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In 1969, the United States created and implemented a new method of drafting young men for military service–the “draft lottery.” The old system, whereby local draft boards selected those to enter service, was corrupt and unfair. The new system, whereby men would be chosen at random, would be incorruptible and fair. Or at least so it was thought.


As Tom Weiner points out in his remarkable book Called to Serve: Stories of Men and Women Confronted by the Vietnam War Draft(Levellers Press, 2011), “the lottery” was also corrupt and unfair. The wealthy, white, and educated often had access to numerous kinds of “outs”: deferments for things like college-going, doctors who would support claims of disability, and resources to leave the country or mount successful claims of conscientious objection. The poor, non-white, and uneducated usually had none of these things, so when their numbers came up (literally), they went.


In this book Tom interviews all those affected by “the lottery”: those who served in the military, those who went abroad to avoid service, those who stayed but refused to serve, those who beat the draft, those who obtained CO status, and those (women) who supported and counseled men in all these groups. Their stories are fascinating, moving, and relevant today as we fight a new “longest war.” Listen in.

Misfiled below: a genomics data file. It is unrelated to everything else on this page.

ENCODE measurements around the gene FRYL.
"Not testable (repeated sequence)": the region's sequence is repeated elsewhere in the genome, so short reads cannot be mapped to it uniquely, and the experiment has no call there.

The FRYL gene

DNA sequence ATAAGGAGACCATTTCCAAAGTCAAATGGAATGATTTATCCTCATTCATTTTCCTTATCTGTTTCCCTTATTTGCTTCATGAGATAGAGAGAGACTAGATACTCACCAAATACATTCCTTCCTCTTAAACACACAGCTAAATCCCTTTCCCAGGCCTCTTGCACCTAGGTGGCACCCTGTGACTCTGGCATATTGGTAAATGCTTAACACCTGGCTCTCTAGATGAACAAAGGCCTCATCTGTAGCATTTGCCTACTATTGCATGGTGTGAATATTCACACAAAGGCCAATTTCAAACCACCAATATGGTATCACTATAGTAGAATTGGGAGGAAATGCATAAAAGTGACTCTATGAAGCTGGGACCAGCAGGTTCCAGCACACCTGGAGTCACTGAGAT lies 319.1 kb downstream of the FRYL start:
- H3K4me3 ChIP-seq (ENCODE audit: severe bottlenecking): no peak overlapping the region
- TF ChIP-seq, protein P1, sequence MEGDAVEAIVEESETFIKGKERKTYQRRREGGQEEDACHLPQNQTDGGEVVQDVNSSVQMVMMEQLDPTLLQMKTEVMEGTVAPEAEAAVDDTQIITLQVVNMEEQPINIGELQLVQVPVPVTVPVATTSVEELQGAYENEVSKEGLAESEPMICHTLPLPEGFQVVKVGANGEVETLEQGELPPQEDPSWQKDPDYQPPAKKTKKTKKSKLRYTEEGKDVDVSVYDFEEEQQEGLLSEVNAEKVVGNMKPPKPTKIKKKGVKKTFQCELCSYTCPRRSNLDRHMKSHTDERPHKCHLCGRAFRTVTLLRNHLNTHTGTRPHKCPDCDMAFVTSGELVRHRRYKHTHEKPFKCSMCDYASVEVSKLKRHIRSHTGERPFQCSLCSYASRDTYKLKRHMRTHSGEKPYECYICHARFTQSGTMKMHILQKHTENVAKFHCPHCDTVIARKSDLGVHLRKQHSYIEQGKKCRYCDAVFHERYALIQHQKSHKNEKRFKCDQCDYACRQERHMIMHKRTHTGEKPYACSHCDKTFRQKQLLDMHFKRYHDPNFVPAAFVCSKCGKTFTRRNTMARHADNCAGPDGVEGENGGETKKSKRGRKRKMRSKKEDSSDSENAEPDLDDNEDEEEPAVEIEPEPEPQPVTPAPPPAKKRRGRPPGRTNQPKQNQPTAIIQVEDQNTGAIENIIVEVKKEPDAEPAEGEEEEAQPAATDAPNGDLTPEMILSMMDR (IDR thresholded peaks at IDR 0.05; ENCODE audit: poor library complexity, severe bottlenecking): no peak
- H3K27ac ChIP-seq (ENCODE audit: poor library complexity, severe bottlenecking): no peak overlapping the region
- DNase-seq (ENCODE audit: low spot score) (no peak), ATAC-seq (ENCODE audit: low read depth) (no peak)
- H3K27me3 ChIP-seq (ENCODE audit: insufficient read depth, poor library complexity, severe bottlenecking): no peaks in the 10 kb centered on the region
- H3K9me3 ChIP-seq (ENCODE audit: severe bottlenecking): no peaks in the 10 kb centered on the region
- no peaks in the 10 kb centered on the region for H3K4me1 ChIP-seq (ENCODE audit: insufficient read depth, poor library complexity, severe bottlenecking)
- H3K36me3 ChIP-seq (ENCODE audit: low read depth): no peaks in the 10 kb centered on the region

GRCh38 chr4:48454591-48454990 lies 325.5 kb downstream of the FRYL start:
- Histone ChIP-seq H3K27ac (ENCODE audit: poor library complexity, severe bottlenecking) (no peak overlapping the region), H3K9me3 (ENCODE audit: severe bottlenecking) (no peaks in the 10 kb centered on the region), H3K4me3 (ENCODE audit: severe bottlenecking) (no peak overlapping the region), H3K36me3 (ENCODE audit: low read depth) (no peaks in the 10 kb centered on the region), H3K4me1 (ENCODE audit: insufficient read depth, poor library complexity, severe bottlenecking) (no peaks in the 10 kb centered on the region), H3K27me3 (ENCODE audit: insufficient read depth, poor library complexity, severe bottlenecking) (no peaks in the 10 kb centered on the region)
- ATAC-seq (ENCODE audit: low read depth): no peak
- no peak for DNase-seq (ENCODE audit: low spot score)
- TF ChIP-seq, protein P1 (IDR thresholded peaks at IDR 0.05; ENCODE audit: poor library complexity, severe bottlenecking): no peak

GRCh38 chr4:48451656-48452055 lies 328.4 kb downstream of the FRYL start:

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Jul 31 2014

1hr 2mins

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Rank #5: John Prados, “Storm Over Leyte: The Philippine Invasion and the Destruction of the Japanese Navy” (NAL, 2016)

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Narratives of the Pacific War frequently examine the 1944 Battle of Leyte Gulf from the operational perspective, focusing on the desperate actions of the US Seventh Fleets escort carriers, Task Unit 77.4.3 (“Taffy 3”) against the much larger Japanese Center Force, commanded by Vice Admiral Takeo Kurita. The ensuing drama, including the famous call for help and rebuke of US Third Fleet commander, Admiral William F. Halsey, Jr., has become legend. In his latest book, Storm Over Leyte: The Philippine Invasion and the Destruction of the Japanese Navy (NAL, 2016), seasoned historian John Prados places Leyte Gulf as the denouement of a larger campaign for control of the Central Pacific Ocean, one which was the swan song of Japanese naval power. Incorporating the naval intelligence of both sides, he restores agency to the Imperial Japanese Navy as the unwitting architect of its own destruction. Drawing upon a wide range of sources, including many hitherto unseen Japanese primary documents, memoirs, and interviews, Prados unveils one of the most comprehensive comparative treatments of this controversial campaign.

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Oct 13 2016

54mins

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Rank #6: Mark Mazower, “Hitler’s Empire: Nazi Rule in Occupied Europe” (Penguin, 2008)